Although the white balance is inaccurate (the camera made the wrong choice), for aesthetic reasons I’ve not corrected it.

Edited

I’ve also edited the image. I cloned out the electrical wire at the top right.
I take photographs for strictly aesthetic reasons, I am not an archivist and not overly concerned with accuracy. What I want to achieve when I take a photograph is to convey the impact that the scene made on me. Usually, in order to convey that impact it is necessary to compose and/or process the image in creative ways.


The making of . . .

My blog has moved, see the new site at http://blog.badlightgoodlight.com

Unlike my last “making of” post, this one wasn’t particularly complicated. Again, unlike the last post this one is a decent photo.

On Monday I went to some extent to explain what I though a photo should be, at least by my judgment. One of the consequences of my position is that I keep my eyes open for scenes which may not be inherently interesting to most people, but which I believe will make an interesting photo.

This is one such. Taken fairly late in the afternoon, I was fairly desperate for my photo of the day for my project. Curious how it seems like I get some of my favourite photos when I am taking a photo out of desperation.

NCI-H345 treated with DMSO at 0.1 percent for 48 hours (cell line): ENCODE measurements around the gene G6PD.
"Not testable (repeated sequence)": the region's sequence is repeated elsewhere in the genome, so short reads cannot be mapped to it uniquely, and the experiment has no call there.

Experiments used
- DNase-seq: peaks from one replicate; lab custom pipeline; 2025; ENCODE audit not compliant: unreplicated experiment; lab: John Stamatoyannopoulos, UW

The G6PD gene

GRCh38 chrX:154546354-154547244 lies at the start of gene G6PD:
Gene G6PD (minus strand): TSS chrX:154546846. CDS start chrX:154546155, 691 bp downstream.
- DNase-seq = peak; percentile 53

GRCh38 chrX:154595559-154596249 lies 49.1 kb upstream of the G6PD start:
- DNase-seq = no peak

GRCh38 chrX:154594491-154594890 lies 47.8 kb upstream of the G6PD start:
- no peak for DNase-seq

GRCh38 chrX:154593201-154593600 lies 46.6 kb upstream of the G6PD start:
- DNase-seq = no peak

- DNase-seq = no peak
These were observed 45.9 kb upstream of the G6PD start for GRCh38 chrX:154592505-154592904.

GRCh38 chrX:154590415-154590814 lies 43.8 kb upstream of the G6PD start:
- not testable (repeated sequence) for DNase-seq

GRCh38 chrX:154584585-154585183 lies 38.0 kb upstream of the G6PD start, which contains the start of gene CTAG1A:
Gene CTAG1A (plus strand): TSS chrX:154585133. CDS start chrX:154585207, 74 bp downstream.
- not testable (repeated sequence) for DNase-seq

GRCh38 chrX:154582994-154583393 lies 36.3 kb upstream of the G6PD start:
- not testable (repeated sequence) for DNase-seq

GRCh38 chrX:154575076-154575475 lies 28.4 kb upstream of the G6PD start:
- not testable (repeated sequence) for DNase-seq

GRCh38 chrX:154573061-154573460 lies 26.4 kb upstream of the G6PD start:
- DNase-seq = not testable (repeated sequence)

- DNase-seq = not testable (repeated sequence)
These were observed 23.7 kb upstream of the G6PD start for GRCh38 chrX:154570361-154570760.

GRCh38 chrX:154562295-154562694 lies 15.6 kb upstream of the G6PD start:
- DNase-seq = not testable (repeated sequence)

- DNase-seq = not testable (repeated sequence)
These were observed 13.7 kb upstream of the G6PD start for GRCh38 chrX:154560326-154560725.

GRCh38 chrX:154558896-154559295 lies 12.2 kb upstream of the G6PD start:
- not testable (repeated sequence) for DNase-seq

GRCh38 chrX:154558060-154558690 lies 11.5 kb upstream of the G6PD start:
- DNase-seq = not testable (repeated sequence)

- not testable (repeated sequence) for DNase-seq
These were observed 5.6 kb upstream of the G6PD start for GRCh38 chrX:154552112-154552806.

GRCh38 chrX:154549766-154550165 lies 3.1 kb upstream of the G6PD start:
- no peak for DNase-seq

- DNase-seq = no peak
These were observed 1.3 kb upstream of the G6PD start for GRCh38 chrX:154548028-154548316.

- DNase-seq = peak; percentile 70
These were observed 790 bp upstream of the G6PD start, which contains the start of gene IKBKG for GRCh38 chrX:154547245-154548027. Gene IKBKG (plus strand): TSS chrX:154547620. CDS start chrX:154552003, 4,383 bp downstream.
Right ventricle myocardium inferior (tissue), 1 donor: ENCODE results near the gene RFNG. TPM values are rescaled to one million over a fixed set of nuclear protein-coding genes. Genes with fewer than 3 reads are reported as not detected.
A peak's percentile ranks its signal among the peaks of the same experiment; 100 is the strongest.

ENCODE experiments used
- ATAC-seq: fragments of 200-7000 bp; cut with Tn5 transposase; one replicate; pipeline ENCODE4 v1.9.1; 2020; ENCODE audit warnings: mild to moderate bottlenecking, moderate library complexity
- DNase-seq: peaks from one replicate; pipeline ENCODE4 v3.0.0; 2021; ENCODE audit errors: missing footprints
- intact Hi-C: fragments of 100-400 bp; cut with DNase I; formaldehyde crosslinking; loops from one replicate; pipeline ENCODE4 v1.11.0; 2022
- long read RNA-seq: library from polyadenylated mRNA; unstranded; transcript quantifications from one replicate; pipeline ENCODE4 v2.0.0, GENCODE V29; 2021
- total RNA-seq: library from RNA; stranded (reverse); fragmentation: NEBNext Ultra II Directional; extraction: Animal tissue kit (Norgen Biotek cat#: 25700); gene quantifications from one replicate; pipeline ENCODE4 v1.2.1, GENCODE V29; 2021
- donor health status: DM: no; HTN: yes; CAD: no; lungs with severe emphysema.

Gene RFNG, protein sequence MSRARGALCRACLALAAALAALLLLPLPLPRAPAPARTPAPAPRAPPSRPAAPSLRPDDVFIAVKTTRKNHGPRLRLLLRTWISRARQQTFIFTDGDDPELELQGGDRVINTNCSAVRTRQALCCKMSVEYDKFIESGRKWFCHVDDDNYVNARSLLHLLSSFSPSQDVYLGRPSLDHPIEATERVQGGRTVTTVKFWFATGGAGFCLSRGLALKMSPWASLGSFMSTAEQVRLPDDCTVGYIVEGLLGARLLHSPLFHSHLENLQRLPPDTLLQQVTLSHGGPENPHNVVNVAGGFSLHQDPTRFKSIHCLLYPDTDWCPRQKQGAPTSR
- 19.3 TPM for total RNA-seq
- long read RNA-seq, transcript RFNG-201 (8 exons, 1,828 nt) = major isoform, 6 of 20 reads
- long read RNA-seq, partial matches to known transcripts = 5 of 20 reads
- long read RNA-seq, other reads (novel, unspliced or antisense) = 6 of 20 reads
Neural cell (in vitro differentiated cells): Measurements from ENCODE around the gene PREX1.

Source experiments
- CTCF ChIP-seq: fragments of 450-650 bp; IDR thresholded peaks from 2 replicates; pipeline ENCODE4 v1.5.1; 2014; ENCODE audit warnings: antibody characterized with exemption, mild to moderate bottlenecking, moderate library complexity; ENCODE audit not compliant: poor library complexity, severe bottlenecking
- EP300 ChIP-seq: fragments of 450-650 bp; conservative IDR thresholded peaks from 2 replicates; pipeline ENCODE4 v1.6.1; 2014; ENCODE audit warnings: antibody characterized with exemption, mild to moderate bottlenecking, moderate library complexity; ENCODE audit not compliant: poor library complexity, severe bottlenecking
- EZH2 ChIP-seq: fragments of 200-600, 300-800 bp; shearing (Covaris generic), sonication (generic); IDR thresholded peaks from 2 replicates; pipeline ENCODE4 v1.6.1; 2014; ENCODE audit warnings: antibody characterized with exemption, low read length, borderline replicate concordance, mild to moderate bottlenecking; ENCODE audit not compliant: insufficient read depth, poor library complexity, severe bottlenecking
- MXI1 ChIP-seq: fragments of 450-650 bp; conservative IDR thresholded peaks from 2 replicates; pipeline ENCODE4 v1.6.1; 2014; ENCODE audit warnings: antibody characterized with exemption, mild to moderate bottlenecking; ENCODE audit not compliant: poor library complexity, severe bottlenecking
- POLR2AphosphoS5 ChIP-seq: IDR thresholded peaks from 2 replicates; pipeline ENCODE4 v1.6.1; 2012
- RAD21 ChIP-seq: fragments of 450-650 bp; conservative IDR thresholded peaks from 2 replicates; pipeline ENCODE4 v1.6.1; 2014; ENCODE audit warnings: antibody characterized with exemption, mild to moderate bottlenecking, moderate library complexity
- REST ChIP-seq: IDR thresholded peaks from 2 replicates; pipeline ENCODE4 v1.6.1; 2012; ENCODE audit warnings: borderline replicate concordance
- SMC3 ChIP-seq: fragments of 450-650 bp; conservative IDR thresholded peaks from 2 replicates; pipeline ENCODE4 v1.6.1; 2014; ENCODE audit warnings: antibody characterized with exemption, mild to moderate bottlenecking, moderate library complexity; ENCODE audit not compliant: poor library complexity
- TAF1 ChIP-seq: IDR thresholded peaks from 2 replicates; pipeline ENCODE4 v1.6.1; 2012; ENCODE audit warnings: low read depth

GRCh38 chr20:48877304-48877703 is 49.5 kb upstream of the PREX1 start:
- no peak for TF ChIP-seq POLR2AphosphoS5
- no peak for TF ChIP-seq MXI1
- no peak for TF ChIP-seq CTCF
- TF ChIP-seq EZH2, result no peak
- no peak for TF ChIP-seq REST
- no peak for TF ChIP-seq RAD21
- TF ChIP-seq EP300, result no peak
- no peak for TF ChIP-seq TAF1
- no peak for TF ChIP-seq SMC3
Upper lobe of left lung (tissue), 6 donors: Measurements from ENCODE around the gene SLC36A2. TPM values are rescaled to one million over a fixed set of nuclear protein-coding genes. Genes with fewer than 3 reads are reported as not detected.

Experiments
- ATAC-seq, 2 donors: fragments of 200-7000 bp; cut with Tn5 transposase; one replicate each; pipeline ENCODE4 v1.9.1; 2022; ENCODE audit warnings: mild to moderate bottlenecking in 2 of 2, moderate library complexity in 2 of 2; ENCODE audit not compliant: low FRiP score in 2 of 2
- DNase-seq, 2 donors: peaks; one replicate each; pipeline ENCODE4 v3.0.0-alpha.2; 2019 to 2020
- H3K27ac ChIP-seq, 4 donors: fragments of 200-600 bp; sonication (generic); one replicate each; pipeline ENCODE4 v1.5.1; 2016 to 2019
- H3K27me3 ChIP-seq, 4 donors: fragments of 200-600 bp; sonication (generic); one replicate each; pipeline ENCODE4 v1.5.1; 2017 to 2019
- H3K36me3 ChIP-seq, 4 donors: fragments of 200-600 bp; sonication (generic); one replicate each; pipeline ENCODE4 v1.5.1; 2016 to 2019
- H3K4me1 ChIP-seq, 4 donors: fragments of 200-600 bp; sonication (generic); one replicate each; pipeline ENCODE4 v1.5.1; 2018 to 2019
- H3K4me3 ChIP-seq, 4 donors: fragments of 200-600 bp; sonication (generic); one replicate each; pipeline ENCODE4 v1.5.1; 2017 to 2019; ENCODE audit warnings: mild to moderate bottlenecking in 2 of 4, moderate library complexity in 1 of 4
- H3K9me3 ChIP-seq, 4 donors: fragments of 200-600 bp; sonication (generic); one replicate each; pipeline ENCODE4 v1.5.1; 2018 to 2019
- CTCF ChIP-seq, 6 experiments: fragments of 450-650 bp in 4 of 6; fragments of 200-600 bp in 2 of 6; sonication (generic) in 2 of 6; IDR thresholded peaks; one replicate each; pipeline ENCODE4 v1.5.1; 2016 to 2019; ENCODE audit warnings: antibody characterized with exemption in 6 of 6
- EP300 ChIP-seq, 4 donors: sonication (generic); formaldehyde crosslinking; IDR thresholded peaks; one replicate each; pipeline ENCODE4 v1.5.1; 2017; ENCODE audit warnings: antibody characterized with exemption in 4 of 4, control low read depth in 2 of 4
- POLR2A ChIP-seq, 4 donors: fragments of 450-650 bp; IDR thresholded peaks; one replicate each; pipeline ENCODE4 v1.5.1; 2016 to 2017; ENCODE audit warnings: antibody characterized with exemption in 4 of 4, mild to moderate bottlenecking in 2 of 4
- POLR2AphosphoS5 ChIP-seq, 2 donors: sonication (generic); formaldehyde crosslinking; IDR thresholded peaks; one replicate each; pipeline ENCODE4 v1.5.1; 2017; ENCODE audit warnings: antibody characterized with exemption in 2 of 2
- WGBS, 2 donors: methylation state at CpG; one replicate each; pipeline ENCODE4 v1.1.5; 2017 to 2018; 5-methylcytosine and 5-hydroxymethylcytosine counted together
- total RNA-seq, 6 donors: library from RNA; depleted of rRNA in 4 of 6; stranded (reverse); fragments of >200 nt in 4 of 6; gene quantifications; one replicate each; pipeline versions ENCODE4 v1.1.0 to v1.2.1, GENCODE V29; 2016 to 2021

There isn’t much complicated to this one. It is a knotted cord set against a diamond pattern lattice screen. The composition was very carefully done so as to make the pattern in the background as symmetrical as possible while simultaneously placing the very unsymmetrical knotted rope so that it would not obscure the diamond pattern behind it. It is entirely coincidental that it happens to conform to the “rule of thirds“.

I used my very, very sharp, but cumbersome to use Vivitar Series I 105mm macro lens. It is a manual focus lens, which also weights about 2 pounds and requires what feels like about 6 turns from infinity to close focus. It was made in the 70s or 80s back when lenses were made of metal and glass.

The fairly narrow telephoto field of view of the  lens prevented too much of the pattern behind the rope from being visible, thereby reducing complexity to a pleasing level, while compressing the perspective to reduce the apparent distance between the rope and the background.

The other major aesthetic decision I made when taking the picture was to open the aperture to the maximum (f/2.4 in this case). The reason for this choice was to blur the background sufficiently so as to enhance the over picture and to avoid distracting from the actual subject.

Lest I give the impression that this all happened in one shot all taken by a flawless hand, I actually had to take about half dozen shots before I got it right. All part of the process.

This is only half of my process. The other half began after import of the RAW onto my computer system. I would say that I’ve done a moderate degree of processing to this photo. The first, and major process, was to convert the image to monotone. I never intended it as anything other than a black & white. For this photo it was always about form and not colour.

In addition, I added a significant amount of film grain. The original photo was quite smooth and detailed, and thanks to the lens, superbly sharp. A significant degree of sharpness was lost due to the addition of grain. As I said, this photo was from the time I saw it about form and composition.